Journal of Global Ethics etc.

For the more academically oriented readers, today I present four peer-reviewed publications in academic journals on the topic of „fighting climate change“.

Simon Caney: Justice and the distribution of greenhouse gas emissions

https://doi.org/10.1080/17449620903110300

„The prospect of dangerous climate change requires Humanity to limit the emission of greenhouse gases. This in turn raises the question of how the permission to emit greenhouse gases should be distributed and among whom. In this article the author criticises three principles of distributive justice that have often been advanced in this context. He also argues that the predominantly statist way in which the question is framed occludes some morally relevant considerations. The latter part of the article turns from critique and advances a new way of addressing the problem. In particular, first, it proposes four key theses that should guide our normative analysis; and, second, it outlines how these four theses can be realised in practice.“

Simon Caney: Climate change and the duties of the advantaged

https://doi.org/10.1080/13698230903326331

„Climate change poses grave threats to many people, including the most vulnerable. This prompts the question of who should bear the burden of combating ‘dangerous’ climate change. Many appeal to the Polluter Pays Principle. I argue that it should play an important role in any adequate analysis of the responsibility to combat climate change, but suggest that it suffers from three limitations and that it needs to be revised. I then consider the Ability to Pay Principle and consider four objections to this principle. I suggest that, when suitably modified, it can supplement the Polluter Pays Principle.“

Christian Baatz: Climate Change and Individual Duties to Reduce GHG Emissions

https://doi.org/10.1080/21550085.2014.885406

„Although actions of individuals do contribute to climate change, the question whether or not they, too, are morally obligated to reduce the GHG emissions in their responsibility has not yet been addressed sufficiently. First, I discuss prominent objections to such a duty. I argue that whether individuals ought to reduce their emissions depends on whether or not they exceed their fair share of emission rights. In a next step I discuss several proposals for establishing fair shares and also take practical considerations into account. I conclude that individuals should not always be obliged to reduce their emissions to what is their fair share for they may depend on carbon-intensive structures. Instead, they have a Kantian imperfect duty to reduce their emissions ‘as far as can reasonably be demanded of them’. In addition, they should press governments to introduce proper regulation. At the end, I further specify both duties.“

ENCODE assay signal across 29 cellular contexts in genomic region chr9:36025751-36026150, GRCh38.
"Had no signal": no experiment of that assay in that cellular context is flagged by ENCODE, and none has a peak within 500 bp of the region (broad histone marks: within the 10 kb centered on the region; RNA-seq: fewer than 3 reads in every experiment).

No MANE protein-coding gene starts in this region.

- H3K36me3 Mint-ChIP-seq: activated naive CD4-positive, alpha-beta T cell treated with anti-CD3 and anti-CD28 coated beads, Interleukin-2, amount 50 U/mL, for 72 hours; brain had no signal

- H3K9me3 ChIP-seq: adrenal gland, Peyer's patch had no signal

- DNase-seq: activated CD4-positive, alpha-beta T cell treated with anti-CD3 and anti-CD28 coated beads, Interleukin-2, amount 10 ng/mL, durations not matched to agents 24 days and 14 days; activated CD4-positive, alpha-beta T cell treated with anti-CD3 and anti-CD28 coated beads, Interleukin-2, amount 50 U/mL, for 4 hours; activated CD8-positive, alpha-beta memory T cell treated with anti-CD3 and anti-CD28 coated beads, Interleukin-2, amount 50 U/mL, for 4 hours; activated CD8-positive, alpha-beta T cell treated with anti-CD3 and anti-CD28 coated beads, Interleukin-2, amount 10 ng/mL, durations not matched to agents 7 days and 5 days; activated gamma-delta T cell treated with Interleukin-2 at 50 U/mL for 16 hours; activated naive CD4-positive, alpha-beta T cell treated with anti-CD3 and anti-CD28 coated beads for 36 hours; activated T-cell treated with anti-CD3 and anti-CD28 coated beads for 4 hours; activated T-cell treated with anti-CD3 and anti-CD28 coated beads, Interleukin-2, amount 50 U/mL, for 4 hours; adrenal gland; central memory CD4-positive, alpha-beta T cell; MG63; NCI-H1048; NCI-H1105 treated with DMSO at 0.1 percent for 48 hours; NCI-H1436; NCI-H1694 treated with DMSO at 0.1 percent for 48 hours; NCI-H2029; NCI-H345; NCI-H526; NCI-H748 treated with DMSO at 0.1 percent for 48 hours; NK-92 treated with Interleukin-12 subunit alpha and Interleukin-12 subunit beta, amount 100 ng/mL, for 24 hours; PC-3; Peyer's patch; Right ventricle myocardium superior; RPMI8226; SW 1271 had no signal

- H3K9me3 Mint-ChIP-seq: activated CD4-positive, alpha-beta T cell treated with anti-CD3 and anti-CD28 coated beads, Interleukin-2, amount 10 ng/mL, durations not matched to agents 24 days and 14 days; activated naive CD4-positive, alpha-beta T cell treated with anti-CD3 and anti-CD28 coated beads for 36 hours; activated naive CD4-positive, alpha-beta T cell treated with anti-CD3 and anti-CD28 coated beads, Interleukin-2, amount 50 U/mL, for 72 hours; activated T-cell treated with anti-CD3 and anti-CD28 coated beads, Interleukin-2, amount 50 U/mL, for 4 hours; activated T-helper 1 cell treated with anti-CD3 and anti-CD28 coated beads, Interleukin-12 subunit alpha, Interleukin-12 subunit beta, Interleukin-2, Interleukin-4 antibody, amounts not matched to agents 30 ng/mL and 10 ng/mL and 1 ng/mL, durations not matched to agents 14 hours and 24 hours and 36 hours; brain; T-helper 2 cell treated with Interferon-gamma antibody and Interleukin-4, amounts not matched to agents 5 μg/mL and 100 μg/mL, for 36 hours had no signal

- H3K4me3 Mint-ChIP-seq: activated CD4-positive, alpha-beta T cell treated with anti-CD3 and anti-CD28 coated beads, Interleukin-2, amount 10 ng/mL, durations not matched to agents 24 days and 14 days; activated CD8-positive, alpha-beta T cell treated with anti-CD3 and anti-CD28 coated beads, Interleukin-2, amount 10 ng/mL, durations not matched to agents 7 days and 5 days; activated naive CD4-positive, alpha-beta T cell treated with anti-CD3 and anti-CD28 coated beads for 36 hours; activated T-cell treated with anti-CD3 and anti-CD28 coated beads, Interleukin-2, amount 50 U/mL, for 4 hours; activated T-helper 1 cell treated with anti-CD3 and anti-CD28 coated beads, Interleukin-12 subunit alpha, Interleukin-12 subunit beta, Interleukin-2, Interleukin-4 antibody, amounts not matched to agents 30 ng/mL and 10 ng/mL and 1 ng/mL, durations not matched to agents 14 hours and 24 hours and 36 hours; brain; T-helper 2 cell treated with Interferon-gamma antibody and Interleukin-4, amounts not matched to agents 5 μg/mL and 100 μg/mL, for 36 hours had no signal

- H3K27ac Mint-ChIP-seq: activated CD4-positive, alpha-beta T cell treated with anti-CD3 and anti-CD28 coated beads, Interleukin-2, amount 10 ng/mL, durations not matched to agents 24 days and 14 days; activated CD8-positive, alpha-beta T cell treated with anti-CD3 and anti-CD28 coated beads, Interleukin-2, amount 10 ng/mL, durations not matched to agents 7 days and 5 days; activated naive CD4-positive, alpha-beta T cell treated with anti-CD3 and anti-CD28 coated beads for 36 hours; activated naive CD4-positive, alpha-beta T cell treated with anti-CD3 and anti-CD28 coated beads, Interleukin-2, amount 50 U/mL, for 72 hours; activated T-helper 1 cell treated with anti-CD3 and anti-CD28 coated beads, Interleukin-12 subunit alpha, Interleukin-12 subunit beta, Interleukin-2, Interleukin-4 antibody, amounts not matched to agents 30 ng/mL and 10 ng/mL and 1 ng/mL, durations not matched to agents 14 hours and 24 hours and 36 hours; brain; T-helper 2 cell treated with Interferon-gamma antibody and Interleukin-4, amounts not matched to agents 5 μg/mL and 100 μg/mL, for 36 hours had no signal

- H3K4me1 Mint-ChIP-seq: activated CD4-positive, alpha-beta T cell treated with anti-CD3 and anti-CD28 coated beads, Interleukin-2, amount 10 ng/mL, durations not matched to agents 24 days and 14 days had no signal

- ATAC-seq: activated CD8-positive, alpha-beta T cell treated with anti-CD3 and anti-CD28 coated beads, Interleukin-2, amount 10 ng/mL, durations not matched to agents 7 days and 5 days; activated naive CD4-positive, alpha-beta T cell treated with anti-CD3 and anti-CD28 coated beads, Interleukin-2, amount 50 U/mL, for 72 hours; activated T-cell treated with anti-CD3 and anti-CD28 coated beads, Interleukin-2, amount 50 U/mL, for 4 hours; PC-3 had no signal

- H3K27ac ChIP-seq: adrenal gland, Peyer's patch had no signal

Elizabeth Cripps: Climate change, collective harm and legitimate coercion

https://doi.org/10.1080/13698230.2011.529707

„Liberalism faces a tension between its commitment to minimal interference with individual liberty and the urgent need for strong collective action on global climate change. This paper attempts to resolve that tension. It does so on the one hand by defending an expanded model of collective moral responsibility, according to which a set of individuals can be responsible, qua ‘putative group’, for harm resulting from the predictable aggregation of their individual acts. On the other, it defends a collectivized version of the harm principle. The claim is that the collectivized principle pushes the burden of argument, against coercively enforced measures to curtail climate change and compensate its victims, onto the global elite collectively responsible for environmental harms. Some such potential arguments are briefly considered and rejected.“

I highly recommend clicking through the other articles linked on the journal webpages. There are many interesting papers there!

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